edit:
oblig: my first linux was slackware 3.1 too :D
 

quarkysg

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I think you'll be surprised. The Apple GPU is solid and it is now in everything from the iPhone to the mac. Metal 3 is in everything from the iphone to the mac. The addressable market is HUGE. Make no mistake, the commonality between ALL of apple's devices now is a huge benefit. Its not quite write once run anywhere, but its write once and run on several hundred million current devices. Never mind when developers start with the headset which will also run on the same GPU architecture.
I generally agree with you on the technical part of your reply, but not the addressable market.

iOS have a lot of free to play games with micro-transactions. I don't think this will fly on macOS. iOS has a different input mechanism compared to macOS as well, so not all games are interchangeable between iOS and macOS.

I am still of the opinion that macOS will not get any sizeable number of games developed for it until AS Mac install base is larger, maybe north of 50 millions used for homes? At the moment it's probably still a small install base as far as developers are concerned.
 

throAU

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iOS have a lot of free to play games with micro-transactions. I don't think this will fly on macOS. iOS has a different input mechanism compared to macOS as well, so not all games are interchangeable between iOS and macOS.
Both support controllers and there's a growing library on iOS that support this.

However my point isn't to port games directly between the platforms, more than learning the libraries etc. enables you to target ALL of those platforms with a single API, rather than learning multiple APIs and GPU quirks for the different console and PC devices.
 

dada_dave

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In interest of balance on my earlier, negative posts about the unexpected costs of Linux development, here are a couple of posts from Hector about how Linux can be an improvement over macOS on the same hardware:



In short: with many more people working on kernel improvements and no requirement for a stable kernel API, Linux can optimize faster and remove legacy cruft sooner. Thus Linux can be faster for the same tasks on the same hardware even though macOS is optimized for that hardware. Hector does caveat this that of course macOS still has more features enabled than they do currently, but they are catching up and, again, for certain tasks Linux will likely be faster/smoother.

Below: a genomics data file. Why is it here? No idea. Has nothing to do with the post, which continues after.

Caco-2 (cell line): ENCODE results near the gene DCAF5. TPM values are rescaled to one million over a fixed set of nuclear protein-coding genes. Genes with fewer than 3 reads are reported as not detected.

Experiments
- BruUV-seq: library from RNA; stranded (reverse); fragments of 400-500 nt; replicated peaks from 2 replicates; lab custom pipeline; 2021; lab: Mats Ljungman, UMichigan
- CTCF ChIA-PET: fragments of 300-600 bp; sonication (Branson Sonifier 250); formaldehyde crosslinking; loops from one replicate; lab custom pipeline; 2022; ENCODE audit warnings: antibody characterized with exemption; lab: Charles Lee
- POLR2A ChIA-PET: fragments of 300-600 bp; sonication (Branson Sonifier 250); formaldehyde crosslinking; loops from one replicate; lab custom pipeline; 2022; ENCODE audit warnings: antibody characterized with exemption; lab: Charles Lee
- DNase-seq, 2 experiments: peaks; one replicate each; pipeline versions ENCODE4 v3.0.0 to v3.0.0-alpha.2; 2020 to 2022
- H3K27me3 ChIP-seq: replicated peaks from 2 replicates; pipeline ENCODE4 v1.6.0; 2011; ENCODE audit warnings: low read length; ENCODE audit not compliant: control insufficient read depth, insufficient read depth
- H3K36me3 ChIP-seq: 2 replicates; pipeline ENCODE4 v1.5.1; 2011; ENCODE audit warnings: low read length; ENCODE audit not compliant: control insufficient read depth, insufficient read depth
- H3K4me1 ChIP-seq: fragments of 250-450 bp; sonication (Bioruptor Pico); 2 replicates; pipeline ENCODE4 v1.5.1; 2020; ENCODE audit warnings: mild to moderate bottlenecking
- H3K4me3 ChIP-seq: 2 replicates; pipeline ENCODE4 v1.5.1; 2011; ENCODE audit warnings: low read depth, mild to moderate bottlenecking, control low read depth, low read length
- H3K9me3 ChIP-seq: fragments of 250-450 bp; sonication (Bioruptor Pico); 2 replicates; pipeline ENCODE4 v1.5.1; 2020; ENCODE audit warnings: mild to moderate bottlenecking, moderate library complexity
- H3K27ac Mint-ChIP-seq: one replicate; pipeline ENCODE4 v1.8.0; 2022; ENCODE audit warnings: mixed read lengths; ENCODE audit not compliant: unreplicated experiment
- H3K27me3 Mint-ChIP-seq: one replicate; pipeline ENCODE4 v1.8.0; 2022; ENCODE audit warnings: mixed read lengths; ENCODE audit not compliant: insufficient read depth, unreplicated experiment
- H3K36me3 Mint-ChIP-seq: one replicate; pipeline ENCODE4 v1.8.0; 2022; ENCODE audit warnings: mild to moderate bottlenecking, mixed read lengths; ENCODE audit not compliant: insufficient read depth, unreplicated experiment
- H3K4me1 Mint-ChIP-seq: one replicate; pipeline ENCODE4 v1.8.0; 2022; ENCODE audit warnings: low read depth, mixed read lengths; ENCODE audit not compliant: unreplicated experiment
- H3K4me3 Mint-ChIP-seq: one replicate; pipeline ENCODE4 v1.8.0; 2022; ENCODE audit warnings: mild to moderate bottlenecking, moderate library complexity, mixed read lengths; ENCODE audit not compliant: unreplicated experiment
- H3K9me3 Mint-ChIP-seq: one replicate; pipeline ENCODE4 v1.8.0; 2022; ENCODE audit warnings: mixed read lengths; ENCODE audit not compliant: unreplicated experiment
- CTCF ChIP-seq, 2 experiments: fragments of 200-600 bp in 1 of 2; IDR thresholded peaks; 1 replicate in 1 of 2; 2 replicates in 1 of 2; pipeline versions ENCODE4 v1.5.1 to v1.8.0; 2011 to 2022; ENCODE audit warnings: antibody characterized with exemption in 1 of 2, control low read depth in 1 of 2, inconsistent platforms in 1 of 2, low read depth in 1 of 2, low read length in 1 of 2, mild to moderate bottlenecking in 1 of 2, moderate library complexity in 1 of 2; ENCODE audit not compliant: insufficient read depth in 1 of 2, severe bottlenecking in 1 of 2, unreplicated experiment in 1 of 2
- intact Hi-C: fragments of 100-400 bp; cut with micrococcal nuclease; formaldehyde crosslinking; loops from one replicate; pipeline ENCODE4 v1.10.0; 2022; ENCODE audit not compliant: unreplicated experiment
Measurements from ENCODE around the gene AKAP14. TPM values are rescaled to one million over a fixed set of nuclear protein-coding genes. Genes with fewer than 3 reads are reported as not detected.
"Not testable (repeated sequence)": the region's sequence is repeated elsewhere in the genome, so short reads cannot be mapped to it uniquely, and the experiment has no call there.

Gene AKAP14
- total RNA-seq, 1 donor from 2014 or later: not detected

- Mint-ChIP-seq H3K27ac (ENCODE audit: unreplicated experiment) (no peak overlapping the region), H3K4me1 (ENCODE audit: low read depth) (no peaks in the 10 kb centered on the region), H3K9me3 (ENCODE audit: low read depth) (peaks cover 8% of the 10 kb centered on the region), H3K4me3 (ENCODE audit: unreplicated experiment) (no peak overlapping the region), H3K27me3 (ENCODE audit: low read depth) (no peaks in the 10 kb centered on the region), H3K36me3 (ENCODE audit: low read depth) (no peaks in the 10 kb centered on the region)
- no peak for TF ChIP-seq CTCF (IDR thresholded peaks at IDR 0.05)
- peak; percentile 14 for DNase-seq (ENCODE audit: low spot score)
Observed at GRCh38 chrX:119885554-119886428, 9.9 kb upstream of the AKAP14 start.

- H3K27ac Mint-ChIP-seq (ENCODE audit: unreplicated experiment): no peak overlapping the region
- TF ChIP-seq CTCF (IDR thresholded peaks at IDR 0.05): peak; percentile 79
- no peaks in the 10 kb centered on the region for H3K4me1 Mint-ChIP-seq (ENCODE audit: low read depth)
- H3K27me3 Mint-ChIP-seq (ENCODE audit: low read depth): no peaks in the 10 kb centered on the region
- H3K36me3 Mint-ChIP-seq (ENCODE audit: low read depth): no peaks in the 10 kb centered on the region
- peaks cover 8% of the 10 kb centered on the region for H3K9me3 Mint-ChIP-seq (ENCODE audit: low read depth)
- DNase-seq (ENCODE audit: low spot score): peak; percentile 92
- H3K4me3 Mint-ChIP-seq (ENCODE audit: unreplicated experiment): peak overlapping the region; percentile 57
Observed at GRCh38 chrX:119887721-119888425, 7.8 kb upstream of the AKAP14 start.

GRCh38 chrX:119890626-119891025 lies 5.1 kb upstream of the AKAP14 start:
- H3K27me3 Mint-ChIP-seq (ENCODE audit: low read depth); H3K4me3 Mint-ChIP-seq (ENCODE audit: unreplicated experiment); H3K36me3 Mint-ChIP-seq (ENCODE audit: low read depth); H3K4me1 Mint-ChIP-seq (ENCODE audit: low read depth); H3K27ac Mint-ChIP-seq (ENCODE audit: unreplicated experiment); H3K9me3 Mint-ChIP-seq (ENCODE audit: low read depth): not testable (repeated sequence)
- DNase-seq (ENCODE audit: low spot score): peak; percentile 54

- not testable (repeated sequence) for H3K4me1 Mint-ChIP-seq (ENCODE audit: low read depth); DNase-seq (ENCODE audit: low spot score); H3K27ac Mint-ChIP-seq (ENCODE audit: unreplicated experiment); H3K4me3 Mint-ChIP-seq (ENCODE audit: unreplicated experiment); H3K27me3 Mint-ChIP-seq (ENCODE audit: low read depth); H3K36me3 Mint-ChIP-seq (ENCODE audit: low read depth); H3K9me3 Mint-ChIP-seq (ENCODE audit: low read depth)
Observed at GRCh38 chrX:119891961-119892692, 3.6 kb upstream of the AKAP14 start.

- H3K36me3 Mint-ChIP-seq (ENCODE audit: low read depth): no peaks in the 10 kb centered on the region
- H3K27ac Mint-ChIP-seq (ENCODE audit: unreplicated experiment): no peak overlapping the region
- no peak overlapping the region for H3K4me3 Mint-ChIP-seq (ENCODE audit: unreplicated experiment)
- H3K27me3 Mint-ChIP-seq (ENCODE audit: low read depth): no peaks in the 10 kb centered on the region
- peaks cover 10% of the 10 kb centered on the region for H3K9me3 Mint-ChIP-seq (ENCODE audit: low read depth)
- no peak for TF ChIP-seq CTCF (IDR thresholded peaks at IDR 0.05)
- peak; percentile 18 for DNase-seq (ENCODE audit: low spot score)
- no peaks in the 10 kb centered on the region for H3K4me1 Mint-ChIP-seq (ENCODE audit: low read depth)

Colstan

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In interest of balance on my earlier, negative posts about the unexpected costs of Linux development, here are a couple of posts from Hector about how Linux can be an improvement over macOS on the same hardware:
You weren't negative at all, Dave, just telling it how you see it. I went dumpster diving over at MacRumors this morning; that's real negativity on display.

In short: with many more people working on kernel improvements and no requirement for a stable kernel API, Linux can optimize faster and remove legacy cruft sooner. Thus Linux can be faster for the same tasks on the same hardware even though macOS is optimized for that hardware. Hector does caveat this that of course macOS still has more features enabled than they do currently, but they are catching up and, again, for certain tasks Linux will likely be faster/smoother.
It's interesting how Hector views it in a competitive sense, rather than a complementary way, which is what I expect this to be. Most folks using Asahi Linux are probably going to be using macOS alongside it. That's been my primary interest. There will be folks who want access to a quality Arm desktop to only run Linux, but I would think they are a niche. I haven't followed Hector's journey as closely as you have, so I could be misjudging his meaning, but I think my overall point is sound.

Alyssa has a new job (still working on Asahi Linux GPU, unsure if directly related or not):
Whatever she needs to do to pay the bills. The tax man cometh!

My guess, from this interaction, is that it has something to do with Proton:

AlysValve.jpg


How this impacts Asahi Linux, I obviously have no idea, but I hope it doesn't negatively impact the team's progress. Regardless, I wish her well in her future endeavors.
 

dada_dave

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You weren't negative at all, Dave, just telling it how you see it. I went dumpster diving over at MacRumors this morning; that's real negativity on display.
🙃 - strictly speaking relaying how Hector views it with a little extra worrywart of my own on the side. :)

It's interesting how Hector views it in a competitive sense, rather than a complementary way, which is what I expect this to be. Most folks using Asahi Linux are probably going to be using macOS alongside it. That's been my primary interest. There will be folks who want access to a quality Arm desktop to only run Linux, but I would think they are a niche. I haven't followed Hector's journey as closely as you have, so I could be misjudging his meaning, but I think my overall point is sound.

I think it’s more a reaction to people expecting Asahi Linux to be terrible or that the only reason is Apple Silicon is good is because macOS is magically optimized for it. He still encounters that a lot and the fact that Linux can be faster than macOS for the same task is a good way to counter both. Hector is also complementary about the things he feels macOS does well.
 
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dada_dave

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Whatever she needs to do to pay the bills. The tax man cometh!

My guess, from this interaction, is that it has something to do with Proton:

View attachment 23754

How this impacts Asahi Linux, I obviously have no idea, but I hope it doesn't negatively impact the team's progress. Regardless, I wish her well in her future endeavors.

Indeed, if anything it seems (so far) to be just as conducive to her work on Asahi Linux.

If you force me to guess I’d say she’s working at codeweavers or something. But I could be wildly off.